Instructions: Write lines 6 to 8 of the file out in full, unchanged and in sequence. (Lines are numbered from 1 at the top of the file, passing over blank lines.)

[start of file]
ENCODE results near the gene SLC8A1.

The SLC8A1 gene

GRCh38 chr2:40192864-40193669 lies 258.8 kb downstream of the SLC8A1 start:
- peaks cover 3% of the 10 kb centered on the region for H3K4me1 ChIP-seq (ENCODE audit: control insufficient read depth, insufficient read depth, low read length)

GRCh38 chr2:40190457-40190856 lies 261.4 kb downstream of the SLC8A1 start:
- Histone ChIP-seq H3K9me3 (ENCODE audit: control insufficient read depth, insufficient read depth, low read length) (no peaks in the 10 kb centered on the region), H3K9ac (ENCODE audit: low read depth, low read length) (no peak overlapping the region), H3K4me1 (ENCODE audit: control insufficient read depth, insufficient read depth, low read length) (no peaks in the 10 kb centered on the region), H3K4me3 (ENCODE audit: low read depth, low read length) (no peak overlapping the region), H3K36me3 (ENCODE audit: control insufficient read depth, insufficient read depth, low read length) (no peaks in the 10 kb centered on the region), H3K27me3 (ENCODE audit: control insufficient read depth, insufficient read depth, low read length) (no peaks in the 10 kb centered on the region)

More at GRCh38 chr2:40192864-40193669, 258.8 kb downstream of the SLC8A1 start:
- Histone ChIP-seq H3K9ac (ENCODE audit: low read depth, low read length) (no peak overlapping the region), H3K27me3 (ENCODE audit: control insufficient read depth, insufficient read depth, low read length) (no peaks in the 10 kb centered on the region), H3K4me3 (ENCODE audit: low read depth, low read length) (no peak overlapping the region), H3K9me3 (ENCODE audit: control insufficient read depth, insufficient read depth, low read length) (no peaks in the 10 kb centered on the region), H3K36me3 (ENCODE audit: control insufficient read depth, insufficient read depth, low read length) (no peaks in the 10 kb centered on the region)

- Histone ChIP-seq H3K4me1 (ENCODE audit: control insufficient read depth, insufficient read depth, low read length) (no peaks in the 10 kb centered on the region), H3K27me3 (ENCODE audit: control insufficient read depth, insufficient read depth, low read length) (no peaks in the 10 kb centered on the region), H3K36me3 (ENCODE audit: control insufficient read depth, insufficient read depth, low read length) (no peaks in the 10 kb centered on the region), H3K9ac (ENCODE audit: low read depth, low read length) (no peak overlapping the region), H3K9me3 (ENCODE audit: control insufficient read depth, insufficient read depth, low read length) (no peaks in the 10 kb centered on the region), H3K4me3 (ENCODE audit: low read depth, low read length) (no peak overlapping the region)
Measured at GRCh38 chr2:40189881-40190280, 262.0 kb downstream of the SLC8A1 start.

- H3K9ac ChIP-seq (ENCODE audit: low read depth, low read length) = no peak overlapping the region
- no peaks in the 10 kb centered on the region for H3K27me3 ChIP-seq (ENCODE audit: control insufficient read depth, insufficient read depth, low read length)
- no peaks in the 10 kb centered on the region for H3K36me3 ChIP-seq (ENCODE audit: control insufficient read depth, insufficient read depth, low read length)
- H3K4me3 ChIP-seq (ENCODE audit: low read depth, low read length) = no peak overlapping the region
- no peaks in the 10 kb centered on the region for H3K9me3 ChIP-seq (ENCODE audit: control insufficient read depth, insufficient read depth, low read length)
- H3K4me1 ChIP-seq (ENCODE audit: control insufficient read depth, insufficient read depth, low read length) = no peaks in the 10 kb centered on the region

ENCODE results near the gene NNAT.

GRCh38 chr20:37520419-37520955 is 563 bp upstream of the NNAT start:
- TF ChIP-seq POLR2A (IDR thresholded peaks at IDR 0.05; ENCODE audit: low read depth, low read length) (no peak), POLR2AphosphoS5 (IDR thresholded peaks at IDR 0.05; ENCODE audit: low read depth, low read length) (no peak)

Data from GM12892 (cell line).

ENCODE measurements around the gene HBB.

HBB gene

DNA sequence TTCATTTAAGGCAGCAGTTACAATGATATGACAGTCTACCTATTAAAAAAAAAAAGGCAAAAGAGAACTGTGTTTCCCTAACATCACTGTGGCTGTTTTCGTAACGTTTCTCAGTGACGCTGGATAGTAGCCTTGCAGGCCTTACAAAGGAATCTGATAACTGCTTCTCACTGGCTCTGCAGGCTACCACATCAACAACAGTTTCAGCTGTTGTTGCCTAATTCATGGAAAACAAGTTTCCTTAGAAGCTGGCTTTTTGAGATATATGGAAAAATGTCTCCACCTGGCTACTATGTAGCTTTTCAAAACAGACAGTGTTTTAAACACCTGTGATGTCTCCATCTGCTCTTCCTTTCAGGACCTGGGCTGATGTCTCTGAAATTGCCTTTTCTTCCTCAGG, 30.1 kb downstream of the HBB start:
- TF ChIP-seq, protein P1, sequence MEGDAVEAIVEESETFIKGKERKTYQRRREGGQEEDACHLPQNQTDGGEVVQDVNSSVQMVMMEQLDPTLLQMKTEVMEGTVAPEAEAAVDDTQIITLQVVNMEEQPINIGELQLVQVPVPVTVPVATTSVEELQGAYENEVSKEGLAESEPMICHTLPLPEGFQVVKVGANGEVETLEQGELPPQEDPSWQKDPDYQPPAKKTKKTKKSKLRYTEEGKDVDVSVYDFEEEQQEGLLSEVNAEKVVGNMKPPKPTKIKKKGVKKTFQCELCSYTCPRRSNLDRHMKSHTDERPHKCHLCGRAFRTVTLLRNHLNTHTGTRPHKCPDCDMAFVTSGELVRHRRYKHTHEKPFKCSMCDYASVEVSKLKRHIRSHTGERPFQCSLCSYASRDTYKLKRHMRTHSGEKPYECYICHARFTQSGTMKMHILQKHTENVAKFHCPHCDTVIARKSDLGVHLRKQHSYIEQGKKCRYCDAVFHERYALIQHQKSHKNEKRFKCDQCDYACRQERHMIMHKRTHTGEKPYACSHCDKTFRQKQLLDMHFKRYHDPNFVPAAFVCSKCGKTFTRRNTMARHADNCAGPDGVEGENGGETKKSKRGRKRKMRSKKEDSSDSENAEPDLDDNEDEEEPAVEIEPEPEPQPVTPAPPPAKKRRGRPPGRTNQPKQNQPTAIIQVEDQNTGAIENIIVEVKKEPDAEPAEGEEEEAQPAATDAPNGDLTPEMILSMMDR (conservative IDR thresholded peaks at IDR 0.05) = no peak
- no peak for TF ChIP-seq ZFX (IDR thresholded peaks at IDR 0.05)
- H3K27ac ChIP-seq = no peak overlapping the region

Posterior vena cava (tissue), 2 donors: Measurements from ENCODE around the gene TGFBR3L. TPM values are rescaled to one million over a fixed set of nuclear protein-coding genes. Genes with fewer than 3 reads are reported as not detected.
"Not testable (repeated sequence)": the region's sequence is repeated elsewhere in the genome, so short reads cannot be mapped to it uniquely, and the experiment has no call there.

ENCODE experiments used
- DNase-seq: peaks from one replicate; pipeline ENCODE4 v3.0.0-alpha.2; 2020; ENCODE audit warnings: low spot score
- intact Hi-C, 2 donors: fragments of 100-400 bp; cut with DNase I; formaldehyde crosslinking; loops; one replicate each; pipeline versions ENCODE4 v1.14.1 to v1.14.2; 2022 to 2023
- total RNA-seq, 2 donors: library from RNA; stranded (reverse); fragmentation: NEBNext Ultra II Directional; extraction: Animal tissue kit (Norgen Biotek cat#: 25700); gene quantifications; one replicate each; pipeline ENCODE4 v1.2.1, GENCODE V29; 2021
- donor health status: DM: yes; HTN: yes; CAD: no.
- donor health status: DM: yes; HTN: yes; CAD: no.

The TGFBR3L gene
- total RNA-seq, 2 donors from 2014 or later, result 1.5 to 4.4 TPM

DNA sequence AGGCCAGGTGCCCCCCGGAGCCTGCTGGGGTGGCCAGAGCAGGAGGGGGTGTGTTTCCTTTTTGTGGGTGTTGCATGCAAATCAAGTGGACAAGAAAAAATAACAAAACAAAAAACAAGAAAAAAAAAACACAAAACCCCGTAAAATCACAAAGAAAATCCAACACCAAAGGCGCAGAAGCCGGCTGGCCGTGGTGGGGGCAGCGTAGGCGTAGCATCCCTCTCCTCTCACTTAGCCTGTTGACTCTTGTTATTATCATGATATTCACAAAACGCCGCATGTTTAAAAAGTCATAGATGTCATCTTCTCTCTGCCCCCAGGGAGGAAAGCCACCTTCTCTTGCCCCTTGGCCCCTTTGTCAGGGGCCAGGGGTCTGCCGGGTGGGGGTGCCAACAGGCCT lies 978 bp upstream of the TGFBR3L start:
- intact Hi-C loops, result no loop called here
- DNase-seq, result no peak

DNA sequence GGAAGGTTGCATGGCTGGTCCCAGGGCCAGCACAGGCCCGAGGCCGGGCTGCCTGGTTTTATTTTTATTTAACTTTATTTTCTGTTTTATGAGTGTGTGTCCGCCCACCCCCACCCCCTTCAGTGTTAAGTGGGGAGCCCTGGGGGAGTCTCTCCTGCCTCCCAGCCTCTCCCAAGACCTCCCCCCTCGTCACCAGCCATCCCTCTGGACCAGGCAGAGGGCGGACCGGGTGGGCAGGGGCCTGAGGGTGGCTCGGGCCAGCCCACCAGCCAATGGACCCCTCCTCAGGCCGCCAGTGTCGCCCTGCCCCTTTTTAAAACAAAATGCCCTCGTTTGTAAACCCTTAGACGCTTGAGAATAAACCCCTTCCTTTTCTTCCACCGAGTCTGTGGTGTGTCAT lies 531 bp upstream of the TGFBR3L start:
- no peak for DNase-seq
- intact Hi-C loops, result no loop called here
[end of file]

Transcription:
- Histone ChIP-seq H3K9me3 (ENCODE audit: control insufficient read depth, insufficient read depth, low read length) (no peaks in the 10 kb centered on the region), H3K9ac (ENCODE audit: low read depth, low read length) (no peak overlapping the region), H3K4me1 (ENCODE audit: control insufficient read depth, insufficient read depth, low read length) (no peaks in the 10 kb centered on the region), H3K4me3 (ENCODE audit: low read depth, low read length) (no peak overlapping the region), H3K36me3 (ENCODE audit: control insufficient read depth, insufficient read depth, low read length) (no peaks in the 10 kb centered on the region), H3K27me3 (ENCODE audit: control insufficient read depth, insufficient read depth, low read length) (no peaks in the 10 kb centered on the region)

More at GRCh38 chr2:40192864-40193669, 258.8 kb downstream of the SLC8A1 start:
- Histone ChIP-seq H3K9ac (ENCODE audit: low read depth, low read length) (no peak overlapping the region), H3K27me3 (ENCODE audit: control insufficient read depth, insufficient read depth, low read length) (no peaks in the 10 kb centered on the region), H3K4me3 (ENCODE audit: low read depth, low read length) (no peak overlapping the region), H3K9me3 (ENCODE audit: control insufficient read depth, insufficient read depth, low read length) (no peaks in the 10 kb centered on the region), H3K36me3 (ENCODE audit: control insufficient read depth, insufficient read depth, low read length) (no peaks in the 10 kb centered on the region)